Despite the Keys being devastated by Hurricane Irma in 2017, the nation’s southernmost city is on the come-up with a recent lodging boom that includes cool-kid hotels like adults only, budget hangout NYAH and the pet-friendly Perry. The latest addition, Kimpton Key West, is slated to open in 2020 as Kimpton Hotels & Restaurants’ sixth Florida property and its first in the Keys. And gentlemen, start growing out your facial hair for the 40th annual Hemingway Days in July, when bearded bibliophiles descend upon Key West to honor the iconic author with a look-alike contest, fishing tournament, street fair and more.

Aruba

Aruba, Eagle Beach,CR,GR

We already loved Aruba for its endless miles of crystal waters lapping at white sand beaches, not to mention its fascinating shipwrecks that make for great diving. But, in 2019, the southern Caribbean nation announced major new sustainability initiatives, co-led by both the government and local businesses. For example, while the government is establishing programs to reduce and upcycle plastics, hotel properties like Bucuti & Tara Beach Resort made radical changes to become the Caribbean’s first carbon-neutral resort.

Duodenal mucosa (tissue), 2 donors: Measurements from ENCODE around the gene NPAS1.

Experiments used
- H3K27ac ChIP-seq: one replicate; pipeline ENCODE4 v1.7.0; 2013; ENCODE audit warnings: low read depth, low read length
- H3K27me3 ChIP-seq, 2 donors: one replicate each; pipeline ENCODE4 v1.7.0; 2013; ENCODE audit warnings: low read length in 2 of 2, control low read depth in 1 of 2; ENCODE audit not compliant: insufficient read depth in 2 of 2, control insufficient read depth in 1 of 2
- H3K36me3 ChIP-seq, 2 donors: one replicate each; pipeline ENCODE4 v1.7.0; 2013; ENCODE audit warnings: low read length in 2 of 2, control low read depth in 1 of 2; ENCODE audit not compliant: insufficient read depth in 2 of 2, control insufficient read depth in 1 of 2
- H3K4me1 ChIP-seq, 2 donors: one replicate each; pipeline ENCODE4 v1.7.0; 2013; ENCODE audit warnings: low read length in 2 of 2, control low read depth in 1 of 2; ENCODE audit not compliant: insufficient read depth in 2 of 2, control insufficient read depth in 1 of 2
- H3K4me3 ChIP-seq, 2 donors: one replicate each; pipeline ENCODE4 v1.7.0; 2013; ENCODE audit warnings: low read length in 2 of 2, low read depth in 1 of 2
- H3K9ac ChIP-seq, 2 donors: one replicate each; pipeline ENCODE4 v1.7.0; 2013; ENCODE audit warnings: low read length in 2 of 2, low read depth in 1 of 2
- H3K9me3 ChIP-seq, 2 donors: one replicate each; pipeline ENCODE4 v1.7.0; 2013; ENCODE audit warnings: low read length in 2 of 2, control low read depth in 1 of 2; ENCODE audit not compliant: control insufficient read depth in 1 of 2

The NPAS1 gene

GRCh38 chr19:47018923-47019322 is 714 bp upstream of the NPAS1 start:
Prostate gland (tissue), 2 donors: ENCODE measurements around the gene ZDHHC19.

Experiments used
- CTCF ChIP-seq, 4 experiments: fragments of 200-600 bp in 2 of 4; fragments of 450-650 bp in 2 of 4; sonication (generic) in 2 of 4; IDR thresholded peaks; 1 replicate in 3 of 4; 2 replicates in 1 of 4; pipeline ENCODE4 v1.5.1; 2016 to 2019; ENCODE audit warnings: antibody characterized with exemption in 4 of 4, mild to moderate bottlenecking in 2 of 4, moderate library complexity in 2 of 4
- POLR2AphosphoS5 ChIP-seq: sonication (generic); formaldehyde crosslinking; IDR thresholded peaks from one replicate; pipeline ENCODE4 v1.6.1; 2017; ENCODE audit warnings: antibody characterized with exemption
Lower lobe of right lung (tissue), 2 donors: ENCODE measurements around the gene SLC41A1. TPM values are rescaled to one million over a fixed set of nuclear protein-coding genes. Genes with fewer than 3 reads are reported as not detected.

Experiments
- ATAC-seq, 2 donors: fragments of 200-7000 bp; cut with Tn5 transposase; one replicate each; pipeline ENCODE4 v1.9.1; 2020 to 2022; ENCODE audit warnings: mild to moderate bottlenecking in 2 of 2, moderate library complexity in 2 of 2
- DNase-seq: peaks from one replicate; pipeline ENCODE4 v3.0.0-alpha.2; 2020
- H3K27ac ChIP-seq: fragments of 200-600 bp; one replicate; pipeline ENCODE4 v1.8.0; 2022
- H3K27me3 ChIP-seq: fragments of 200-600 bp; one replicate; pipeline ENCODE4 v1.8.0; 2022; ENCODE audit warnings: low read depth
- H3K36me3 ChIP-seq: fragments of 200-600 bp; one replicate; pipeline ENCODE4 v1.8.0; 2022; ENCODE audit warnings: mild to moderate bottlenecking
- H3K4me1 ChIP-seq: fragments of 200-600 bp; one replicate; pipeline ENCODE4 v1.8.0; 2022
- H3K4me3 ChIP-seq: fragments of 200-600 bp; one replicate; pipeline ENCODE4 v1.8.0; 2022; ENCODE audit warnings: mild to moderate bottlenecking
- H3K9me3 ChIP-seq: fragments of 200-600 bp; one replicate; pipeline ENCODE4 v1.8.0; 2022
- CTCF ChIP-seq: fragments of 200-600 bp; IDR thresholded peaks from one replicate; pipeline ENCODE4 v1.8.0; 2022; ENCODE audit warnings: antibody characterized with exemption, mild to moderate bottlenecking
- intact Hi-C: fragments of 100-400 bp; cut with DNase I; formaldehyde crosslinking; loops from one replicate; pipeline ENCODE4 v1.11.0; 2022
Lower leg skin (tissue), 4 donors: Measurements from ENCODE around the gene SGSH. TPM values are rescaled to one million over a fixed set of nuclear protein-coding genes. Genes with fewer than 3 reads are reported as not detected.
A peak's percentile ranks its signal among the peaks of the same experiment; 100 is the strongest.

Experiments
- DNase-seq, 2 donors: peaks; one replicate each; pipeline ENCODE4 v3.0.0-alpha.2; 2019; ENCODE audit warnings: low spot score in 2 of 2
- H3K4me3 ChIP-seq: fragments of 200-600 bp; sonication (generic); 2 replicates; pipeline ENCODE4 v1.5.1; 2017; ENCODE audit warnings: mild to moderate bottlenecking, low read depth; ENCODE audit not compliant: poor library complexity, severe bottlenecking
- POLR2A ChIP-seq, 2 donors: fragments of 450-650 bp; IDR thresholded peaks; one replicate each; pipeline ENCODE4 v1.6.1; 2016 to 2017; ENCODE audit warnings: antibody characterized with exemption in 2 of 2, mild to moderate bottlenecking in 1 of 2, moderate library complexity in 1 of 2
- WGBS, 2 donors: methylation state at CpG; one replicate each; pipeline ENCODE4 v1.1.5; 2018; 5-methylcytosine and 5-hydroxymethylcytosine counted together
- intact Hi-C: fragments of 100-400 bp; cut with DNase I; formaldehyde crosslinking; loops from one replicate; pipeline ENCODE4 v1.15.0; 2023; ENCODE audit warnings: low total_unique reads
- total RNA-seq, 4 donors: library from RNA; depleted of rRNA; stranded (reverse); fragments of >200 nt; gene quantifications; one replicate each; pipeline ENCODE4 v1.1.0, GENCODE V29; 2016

Tagged: Cheap Tips, Destinations, Mexico, Top 10 list

Note: CheapTickets compensates authors for their writings appearing on this site.

CheapTickets Blog Editors

CheapTickets Blog Editors

CheapTickets editors are a diverse group of writers and bloggers who live and work all over the world and who have a passion for student-friendly budget travel coursing through their veins. Whether it's finding the most Instagrammable yurt in the Coachella Valley or uncovering dirt cheap eats in expensive cities like Tokyo and Paris, our writers take the road less traveled to uncover the world's best deals and destinations.
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Wanna jump into a cenote, explore ancient ruins and live like royalty in a sun-drenched Caribbean paradise that won’t break the bank?
Yucatan resort town Playa del Carmen (one hour south of Cancun) abounds with natural wonders, history, adventure, vibrant culinary offerings and breathtaking views—and yet remains a stellar value for travelers. Here are 9 reasons why we love it that have nothing to do with baking in the sun, because a few beach days are, of course, a given!

Zipline like a superhero

Everyone knows that ziplining is a thrilling recreational activity. However, have you ever zoomed over the jungle while upside down? Or perhaps while flying horizontal to the ground like a superhero? How about while lounging in a hammock? Tour company Aventuras Mayas can make these types of adrenaline-fueled experiences happen. Plus, landing platforms are provided, so you won’t wind up slamming into padded tree trunks when you land!

Dive into a waterfilled sinkhole

 

Chukum Cenote, Mexico

Chukum Cenote, Mexico